3 years ago
8 Lessons I’ve Learned During My First Pregnancy
Now that I’m 24 weeks into my pregnancy and finally past the 18 weeks of the most brutal exhaustion I’ve ever felt, I thought it would be a good time to recap a few lessons I’ve learned the past 5+ months. I never want it to seem like I am coming across as ungrateful because that’s not the case at all. I know how lucky I am that I get to experience this, but that doesn’t mean it’s been easy. Things have definitely gotten better the past 6 weeks but life feels so different, and I’ve learned (and changed) a lot. Here are a few lessons I’ve learned now that I’m over halfway through my pregnancy.
That you can’t control anything
I used to plan my workouts for the week and rarely ever missed one. I love when my home is clean and organized which it almost always used to be. Then I napped every day after work and most weekends and struggled to wake up every morning no matter how much sleep I got. My body was no longer my own and there was no option but to just slow down and let it go.
I went from working out 4-5 days a week to 4-5 days a month, and there was nothing I could do about it. My home was a lot messier than I’d normally be ok with. I stopped making the bed, guys. That’s something I’ve always done even when I was a teenager! I didn’t just let myself go by any means, but I had to hit the pause button on a few things because that’s what my body and baby needed. It was easier to let go than I would have imagined it to be, but I felt pretty lost there for a while.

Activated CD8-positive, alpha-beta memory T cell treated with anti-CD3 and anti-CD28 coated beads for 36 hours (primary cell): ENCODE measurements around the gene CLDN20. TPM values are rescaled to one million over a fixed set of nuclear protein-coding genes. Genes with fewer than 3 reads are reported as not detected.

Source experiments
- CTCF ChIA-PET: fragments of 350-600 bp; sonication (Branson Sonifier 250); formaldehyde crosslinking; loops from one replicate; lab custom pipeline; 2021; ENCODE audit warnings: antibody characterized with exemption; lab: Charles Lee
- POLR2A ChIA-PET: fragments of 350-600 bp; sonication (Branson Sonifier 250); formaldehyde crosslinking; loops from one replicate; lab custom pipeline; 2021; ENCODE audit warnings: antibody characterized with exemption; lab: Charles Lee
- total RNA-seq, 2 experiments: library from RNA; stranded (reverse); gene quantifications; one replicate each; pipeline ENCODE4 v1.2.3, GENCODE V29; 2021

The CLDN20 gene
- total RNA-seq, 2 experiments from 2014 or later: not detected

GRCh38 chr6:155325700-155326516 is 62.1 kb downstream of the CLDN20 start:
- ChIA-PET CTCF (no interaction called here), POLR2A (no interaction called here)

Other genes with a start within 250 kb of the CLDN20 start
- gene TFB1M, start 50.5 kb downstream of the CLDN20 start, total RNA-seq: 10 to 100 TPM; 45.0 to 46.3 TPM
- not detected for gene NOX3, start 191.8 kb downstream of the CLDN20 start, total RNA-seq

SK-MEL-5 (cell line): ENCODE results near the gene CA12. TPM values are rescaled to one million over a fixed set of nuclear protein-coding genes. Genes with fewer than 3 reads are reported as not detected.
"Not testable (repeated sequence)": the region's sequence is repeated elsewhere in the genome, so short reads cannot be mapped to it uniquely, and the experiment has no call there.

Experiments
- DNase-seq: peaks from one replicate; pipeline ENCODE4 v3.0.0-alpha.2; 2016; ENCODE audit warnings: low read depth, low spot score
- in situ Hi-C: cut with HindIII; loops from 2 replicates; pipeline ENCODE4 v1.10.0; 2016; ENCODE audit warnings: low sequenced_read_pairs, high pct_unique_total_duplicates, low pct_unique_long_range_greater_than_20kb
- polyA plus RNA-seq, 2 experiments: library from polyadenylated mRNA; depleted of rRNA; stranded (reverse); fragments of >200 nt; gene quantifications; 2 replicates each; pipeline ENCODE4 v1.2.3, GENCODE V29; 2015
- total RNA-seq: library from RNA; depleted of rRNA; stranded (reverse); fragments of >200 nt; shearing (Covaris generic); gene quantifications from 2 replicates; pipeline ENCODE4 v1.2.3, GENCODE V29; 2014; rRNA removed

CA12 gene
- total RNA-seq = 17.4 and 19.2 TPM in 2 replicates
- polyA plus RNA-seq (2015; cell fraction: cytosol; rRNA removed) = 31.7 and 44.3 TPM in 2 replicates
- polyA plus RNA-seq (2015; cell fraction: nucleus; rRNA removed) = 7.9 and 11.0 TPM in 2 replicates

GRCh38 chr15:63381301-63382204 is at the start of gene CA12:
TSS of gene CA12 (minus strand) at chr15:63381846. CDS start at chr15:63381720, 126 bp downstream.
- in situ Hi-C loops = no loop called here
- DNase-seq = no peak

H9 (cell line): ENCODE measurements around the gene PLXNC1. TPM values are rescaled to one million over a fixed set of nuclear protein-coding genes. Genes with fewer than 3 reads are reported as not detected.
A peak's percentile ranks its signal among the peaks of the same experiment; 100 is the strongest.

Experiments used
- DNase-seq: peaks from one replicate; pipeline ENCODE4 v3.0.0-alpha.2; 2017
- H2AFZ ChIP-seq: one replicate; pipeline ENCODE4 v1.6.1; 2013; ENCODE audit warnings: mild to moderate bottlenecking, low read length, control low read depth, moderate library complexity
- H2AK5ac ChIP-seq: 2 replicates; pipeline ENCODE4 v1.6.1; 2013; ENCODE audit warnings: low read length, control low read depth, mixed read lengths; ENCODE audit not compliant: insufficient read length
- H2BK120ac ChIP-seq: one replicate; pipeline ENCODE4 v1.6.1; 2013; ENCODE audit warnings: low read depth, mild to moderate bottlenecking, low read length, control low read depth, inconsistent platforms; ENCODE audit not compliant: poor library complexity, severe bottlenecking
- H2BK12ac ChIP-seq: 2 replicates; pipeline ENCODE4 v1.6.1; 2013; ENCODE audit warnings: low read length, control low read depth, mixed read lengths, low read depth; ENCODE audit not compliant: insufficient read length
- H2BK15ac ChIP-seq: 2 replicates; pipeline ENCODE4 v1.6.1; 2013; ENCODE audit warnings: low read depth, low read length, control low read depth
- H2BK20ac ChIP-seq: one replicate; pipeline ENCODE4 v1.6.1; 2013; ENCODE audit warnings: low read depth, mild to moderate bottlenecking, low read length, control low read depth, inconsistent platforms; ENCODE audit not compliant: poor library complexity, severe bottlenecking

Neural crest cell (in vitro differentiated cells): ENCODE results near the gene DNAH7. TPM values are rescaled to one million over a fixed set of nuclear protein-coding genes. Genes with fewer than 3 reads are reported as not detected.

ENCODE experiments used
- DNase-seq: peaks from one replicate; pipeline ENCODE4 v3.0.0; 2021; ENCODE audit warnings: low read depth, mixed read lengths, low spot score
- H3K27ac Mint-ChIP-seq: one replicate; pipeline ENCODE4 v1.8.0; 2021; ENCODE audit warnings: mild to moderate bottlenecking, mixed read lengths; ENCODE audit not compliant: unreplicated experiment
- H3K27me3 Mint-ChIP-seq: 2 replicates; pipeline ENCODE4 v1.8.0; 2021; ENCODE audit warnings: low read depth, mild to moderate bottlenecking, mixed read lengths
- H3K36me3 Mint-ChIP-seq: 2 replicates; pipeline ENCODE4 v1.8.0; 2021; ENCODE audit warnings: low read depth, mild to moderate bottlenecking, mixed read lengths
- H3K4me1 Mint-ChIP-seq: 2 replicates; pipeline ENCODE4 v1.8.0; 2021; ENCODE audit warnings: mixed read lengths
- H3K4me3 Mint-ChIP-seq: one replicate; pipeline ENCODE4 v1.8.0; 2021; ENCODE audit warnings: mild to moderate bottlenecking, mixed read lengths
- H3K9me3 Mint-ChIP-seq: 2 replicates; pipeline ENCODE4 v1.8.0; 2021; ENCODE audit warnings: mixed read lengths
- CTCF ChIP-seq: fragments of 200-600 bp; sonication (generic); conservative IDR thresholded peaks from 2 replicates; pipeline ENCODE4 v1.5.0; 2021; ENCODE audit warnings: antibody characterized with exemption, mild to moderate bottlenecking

Worry will get you nowhere
I’m type-A and a worrier. Great combo, right? I spent the first few weeks terrified something would go wrong, googling everything, so afraid that I’d lose the baby or that she wouldn’t be ok. Once I saw her heartbeat, I knew I had to stop – to let go of the worry and stress because it wasn’t getting me anywhere.
Everything will change
Ok so a very obvious “duh” to this one, but…in the past 5 months, I got married, found out we were expecting, hired 3 new employees, announced the launch of The Everymom, and we’re planning on moving before having a baby in July. It’s a lot at once and my life literally feels upside-down, but since life is going to change so much anyway, it almost makes sense to just change everything.
Work with me on this because I don’t mean it negatively at all, but my thinking has shifted because the life I’ve known is coming to an end. I know it’s going to be really difficult, but it’s also going to be incredible. My marriage, wants, and needs still matter, but it’s just not just about us anymore. It all comes down to letting go again because everything’s going to be so different and we have no idea what it will look like.